"We have first gone through years of going and meeting with the Forest Service, meeting with the timber industry, going out on field tours and looking at the areas that they want to log. Talking about these issues, reading their environmental documents, commenting on their environmental documents and then if necessary, if we object to it, having to file a written objection with the agency," says Hammer. "You have to do all of that stuff first before you can ever take this in front of a judge. And what's really important to understand is that entire public involvement process is what these politicians are trying to cut out. That will leave the public with the only recourse is to go to court."

Gianforte says his forest reform proposals would not cut the public out of the planning process.

Forest Supervisor Chip Weber says lawsuits don’t usually block projects all together but they can slow projects down. He says sometimes that’s a problem.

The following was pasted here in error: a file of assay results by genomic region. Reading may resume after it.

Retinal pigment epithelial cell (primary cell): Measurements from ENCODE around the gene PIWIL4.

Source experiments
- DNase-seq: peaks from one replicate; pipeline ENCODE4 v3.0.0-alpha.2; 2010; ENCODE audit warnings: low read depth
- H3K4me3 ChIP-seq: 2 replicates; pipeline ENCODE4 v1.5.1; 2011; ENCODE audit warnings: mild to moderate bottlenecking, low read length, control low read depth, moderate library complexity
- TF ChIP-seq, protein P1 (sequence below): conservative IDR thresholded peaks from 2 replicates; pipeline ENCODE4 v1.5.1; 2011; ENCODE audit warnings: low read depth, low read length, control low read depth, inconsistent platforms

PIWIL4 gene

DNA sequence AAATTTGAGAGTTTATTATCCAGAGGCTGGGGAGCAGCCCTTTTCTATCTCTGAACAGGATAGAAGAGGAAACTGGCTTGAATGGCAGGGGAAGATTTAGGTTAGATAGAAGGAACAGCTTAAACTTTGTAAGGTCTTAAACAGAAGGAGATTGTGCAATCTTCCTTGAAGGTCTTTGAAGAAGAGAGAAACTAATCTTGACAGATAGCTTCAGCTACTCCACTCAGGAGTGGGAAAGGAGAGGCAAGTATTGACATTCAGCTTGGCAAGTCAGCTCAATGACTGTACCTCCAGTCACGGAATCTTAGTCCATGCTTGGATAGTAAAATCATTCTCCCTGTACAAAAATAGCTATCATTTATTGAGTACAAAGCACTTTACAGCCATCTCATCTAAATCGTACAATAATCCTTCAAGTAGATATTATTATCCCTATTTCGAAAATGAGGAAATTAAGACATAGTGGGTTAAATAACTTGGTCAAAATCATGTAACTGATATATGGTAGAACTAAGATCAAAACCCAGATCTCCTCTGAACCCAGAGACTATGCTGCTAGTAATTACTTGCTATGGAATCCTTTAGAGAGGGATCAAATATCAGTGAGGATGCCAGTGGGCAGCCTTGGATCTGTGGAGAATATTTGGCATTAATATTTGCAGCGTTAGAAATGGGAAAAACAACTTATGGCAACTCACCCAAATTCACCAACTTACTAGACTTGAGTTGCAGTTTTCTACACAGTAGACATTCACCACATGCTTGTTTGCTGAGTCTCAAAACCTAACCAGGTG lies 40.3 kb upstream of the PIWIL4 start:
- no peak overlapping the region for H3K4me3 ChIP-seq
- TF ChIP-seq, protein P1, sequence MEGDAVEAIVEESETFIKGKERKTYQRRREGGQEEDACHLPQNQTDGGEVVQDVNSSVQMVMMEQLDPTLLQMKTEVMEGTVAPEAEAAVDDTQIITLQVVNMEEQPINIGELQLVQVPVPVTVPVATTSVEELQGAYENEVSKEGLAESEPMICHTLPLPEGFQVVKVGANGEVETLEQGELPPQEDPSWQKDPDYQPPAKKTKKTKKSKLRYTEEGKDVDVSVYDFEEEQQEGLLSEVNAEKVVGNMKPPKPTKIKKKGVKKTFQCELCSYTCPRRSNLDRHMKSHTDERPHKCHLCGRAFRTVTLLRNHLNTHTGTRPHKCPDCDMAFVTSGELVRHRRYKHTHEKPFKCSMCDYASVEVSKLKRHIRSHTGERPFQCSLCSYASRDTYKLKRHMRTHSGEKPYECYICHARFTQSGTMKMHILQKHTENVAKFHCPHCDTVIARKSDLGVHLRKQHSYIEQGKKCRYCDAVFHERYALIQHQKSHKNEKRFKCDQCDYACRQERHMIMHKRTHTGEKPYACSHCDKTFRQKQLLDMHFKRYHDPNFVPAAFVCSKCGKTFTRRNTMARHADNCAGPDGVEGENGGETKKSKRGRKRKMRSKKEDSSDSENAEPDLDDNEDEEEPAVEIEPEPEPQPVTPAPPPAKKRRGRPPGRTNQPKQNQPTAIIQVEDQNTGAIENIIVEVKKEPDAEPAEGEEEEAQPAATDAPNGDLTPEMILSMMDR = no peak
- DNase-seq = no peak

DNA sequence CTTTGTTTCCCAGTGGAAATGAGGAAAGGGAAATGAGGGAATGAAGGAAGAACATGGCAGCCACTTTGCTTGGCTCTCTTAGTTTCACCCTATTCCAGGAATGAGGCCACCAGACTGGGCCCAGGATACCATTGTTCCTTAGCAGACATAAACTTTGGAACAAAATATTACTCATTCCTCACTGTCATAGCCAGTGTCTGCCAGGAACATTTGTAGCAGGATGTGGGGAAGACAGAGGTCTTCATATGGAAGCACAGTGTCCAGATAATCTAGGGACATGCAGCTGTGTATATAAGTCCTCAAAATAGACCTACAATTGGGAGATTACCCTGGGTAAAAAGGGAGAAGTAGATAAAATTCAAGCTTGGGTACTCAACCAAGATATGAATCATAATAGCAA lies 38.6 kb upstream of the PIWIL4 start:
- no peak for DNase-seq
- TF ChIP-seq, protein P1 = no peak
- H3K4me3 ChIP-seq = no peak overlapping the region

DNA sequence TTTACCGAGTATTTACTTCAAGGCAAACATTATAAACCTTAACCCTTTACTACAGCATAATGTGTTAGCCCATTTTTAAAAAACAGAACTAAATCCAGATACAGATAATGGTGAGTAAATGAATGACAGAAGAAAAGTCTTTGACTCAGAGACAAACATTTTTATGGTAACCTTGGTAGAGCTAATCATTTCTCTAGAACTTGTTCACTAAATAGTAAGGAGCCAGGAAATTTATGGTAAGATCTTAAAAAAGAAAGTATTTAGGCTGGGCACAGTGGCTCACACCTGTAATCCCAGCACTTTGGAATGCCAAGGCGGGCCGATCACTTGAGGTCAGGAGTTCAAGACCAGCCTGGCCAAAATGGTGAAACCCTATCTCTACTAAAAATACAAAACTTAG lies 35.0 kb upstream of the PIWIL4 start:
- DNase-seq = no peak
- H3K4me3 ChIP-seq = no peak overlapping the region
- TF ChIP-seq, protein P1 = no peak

"That came into play in the 2015 fire," says Weber. "We had just been sued over two projects down in that landscape. And even though we won the lawsuits it delayed us by a year implementing those. And so there were portions of that landscape that we hadn't got around to treating just because of that delay that had much more significant fire effects than had we been able to get in there."

On the other hand Weber says, "sometimes it's not so important because you don't get the event. We know the places that are prone to fire, we know how to treat them to protect the values at risk. And so we kind of move across the landscape with our planning efforts trying to do that, but you don't know where your fire ignitions are going to occur before the season starts."

Gianforte’s Democratic challenger, Kathleen Williams, says on her webpage that she supports legislation proposed by Senator Jon Tester that, "will create timber jobs by requiring the Forest Service to manage thousands of acres each year for timber harvest, especially areas … that pose a serious wildfire threat."

You can find a link to that proposed legislation here.

Nicky is MTPR's Flathead-area reporter.